Even though you probably don’t want to hear this, failure will be part of your career and personal life. But you should never give up. Never accept less than your maximum effort. Whatever the task may be, keep doing that until it becomes second nature. And then do it some more. Be the hardest worker and you will eventually succeed.
During my football career in high school, giving up was never an option. I knew college scouts were looking at me to see what I could do on the football field. It was the second play of the game—the last play of my senior year—I felt a specific pain that I have become accustomed to and knew immediately that I separated my shoulder. There was no time for the now-all-too-familiar pattern of triage-rehab-return.
It was my senior year and I knew that everything was on the line, it was now or never. I decided to play through the excruciating pain and resulting limitations. Our team was having a good year and we had a shot to make the playoffs. I wasn’t about to miss the opportunity or let my team or my dad down by not playing. I wasn’t about to let a little thing like my shoulder popping out of the socket every game hold me back.
Since there wasn’t an opportunity for the surgery and rehab I needed, the trainers turned to what they thought was the next best solution: tape. Not quite duct tape, but the philosophy was basically the same. When the tape failed and my shoulder popped out of its socket, the trainers would pop it back in and put me back on the field. If it popped out again, they just popped it right back in.
Although I never stopped fighting—and I’m proud to say I more than held my own for a one-armed man—the injury was too much for me to put on the sort of season-long demonstration I knew I was capable of; the kind of show that would have drawn scholarship offers from Division I programs that I had wanted to be part of since the very first time I had ever put on pads.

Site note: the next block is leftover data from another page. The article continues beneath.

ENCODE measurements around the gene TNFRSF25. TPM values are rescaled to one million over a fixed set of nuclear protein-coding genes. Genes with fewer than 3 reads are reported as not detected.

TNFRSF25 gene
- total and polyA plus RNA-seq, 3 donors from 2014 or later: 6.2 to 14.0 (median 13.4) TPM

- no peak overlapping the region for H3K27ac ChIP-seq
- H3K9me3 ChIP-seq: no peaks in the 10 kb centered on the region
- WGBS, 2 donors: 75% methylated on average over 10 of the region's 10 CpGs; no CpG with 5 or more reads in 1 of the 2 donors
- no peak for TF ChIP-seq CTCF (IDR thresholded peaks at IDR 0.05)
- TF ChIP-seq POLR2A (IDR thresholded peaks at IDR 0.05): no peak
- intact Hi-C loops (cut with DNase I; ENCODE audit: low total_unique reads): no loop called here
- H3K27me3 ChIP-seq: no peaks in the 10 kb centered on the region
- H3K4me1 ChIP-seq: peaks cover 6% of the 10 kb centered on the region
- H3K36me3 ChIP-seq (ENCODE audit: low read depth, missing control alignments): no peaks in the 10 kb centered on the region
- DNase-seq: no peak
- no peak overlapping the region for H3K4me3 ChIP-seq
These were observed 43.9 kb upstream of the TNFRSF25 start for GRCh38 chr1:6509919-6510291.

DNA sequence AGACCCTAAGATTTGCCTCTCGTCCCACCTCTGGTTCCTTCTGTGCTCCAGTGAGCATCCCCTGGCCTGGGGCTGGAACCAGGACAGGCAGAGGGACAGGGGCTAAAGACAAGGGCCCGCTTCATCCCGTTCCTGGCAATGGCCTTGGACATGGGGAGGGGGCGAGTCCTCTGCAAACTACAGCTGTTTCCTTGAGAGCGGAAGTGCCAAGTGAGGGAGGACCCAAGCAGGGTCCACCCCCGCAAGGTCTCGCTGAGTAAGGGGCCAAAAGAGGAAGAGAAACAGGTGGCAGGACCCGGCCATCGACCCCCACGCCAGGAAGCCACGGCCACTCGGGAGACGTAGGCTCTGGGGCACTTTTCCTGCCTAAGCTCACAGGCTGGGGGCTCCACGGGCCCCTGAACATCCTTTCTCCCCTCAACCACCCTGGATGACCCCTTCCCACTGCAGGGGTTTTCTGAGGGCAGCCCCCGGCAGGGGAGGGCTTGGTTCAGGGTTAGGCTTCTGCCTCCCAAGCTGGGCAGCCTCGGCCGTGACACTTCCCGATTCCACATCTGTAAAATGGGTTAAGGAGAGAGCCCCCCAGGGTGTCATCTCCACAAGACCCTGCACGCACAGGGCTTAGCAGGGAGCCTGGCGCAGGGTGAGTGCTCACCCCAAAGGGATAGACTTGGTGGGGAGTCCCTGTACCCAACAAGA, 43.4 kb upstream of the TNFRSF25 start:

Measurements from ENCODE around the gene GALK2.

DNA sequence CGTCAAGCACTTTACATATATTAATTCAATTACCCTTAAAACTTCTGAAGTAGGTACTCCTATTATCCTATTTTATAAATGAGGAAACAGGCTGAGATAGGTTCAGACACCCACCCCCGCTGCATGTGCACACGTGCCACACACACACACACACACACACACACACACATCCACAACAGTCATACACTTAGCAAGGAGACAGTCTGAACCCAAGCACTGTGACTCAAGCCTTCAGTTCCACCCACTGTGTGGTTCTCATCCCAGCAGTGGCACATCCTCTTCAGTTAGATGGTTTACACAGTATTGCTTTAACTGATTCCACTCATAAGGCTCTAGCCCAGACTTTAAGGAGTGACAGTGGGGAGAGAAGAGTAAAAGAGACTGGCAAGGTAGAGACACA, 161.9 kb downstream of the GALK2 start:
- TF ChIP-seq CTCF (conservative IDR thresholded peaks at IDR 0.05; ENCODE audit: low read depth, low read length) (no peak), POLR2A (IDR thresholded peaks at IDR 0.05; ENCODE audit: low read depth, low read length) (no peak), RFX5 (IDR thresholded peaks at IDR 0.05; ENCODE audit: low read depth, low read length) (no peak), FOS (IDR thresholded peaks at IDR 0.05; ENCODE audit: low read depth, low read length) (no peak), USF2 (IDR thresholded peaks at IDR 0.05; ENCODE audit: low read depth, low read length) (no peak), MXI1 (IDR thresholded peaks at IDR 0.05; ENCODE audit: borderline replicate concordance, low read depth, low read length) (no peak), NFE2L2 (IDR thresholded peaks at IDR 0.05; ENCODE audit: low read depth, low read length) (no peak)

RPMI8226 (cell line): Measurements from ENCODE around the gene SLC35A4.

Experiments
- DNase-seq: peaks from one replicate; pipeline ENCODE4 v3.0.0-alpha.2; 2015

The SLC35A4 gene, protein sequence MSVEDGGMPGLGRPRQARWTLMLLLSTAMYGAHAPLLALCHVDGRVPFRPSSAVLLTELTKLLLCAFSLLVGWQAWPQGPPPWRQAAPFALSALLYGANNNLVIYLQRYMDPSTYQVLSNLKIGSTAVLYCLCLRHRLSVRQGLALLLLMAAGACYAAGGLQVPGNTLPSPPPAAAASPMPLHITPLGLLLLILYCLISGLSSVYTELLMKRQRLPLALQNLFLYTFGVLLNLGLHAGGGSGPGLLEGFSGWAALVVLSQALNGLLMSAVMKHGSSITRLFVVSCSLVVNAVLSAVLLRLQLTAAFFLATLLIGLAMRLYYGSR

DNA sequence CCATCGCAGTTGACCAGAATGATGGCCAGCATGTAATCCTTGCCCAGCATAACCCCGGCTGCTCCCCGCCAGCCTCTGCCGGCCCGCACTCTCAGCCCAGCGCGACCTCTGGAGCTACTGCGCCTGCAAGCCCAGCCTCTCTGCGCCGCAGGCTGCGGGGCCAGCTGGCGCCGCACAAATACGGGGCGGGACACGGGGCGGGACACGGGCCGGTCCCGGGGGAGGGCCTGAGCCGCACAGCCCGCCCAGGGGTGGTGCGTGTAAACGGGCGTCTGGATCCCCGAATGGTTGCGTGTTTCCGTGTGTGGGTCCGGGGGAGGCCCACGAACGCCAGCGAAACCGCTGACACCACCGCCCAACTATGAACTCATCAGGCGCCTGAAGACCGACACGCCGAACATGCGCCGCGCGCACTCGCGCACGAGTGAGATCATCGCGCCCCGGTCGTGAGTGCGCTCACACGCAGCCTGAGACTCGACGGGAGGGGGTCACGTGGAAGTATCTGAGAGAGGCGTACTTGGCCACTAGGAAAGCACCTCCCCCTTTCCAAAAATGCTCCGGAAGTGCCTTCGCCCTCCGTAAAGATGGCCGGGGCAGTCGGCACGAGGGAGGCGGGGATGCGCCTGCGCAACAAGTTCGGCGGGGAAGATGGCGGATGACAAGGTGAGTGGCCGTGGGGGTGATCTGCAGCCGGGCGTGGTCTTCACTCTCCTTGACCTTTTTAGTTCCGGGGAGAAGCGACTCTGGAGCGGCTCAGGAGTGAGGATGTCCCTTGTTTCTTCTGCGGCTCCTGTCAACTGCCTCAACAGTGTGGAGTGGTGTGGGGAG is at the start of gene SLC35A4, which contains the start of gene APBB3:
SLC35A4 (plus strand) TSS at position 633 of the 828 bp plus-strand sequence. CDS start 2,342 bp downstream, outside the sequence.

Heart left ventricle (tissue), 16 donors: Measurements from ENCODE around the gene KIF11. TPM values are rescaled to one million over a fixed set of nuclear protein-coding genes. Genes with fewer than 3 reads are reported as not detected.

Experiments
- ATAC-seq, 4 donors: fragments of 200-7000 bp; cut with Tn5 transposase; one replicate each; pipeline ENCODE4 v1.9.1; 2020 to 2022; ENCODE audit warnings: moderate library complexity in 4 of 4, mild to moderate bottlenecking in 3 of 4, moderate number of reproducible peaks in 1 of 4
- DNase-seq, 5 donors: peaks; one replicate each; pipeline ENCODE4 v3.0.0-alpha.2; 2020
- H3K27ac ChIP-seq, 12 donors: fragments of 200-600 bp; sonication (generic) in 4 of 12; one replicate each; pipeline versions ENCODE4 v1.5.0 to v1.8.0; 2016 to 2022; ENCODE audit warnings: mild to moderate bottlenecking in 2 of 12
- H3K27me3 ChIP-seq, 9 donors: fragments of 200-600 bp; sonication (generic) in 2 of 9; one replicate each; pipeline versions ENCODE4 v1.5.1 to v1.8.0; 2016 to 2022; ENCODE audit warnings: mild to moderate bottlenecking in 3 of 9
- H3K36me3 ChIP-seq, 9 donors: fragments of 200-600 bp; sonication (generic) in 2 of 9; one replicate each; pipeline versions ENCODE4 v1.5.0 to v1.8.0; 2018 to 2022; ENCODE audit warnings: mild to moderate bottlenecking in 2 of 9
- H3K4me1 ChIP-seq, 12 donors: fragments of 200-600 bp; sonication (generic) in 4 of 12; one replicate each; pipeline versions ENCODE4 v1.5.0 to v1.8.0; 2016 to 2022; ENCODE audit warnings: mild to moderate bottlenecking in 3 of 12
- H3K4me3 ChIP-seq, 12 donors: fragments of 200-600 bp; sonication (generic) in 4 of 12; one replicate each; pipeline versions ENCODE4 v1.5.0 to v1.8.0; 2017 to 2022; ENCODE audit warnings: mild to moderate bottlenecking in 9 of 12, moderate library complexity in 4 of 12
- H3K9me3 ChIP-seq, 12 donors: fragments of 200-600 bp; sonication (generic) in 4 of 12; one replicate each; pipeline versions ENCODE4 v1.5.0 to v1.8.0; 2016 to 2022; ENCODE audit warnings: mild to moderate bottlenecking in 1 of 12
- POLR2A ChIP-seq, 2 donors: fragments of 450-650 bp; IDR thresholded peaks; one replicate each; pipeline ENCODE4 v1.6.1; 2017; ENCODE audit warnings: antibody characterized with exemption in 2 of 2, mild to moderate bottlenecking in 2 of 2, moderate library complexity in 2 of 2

The collegiate interest in me cooled. Despite all of my dedication hard work—and if I’m choosing honesty over modesty—all of my God-given talents, no one was interested. I was willing to make the necessary concessions that came in accepting that my plans of playing for a major Division I football powerhouse had been derailed, but I refused to accept that these results were final or to surrender my fate to any other force beyond my own determination.
I don’t care what your goal is, whether that’s on the playing field or in the boardroom. If your goal is big enough to sustain you for a lifetime, then there will certainly be times when you fall short. Never give up.
About Steve Jones
Steve Jones achieved the American Dream through perseverance, hard work, and adaptability. He is the current CEO of Allied Universal, one of the world’s top security and facility services companies in North America with revenues exceeding $7.1 billion. He is the author of the entrepreneur book “No Off Season: The Constant Pursuit of More.”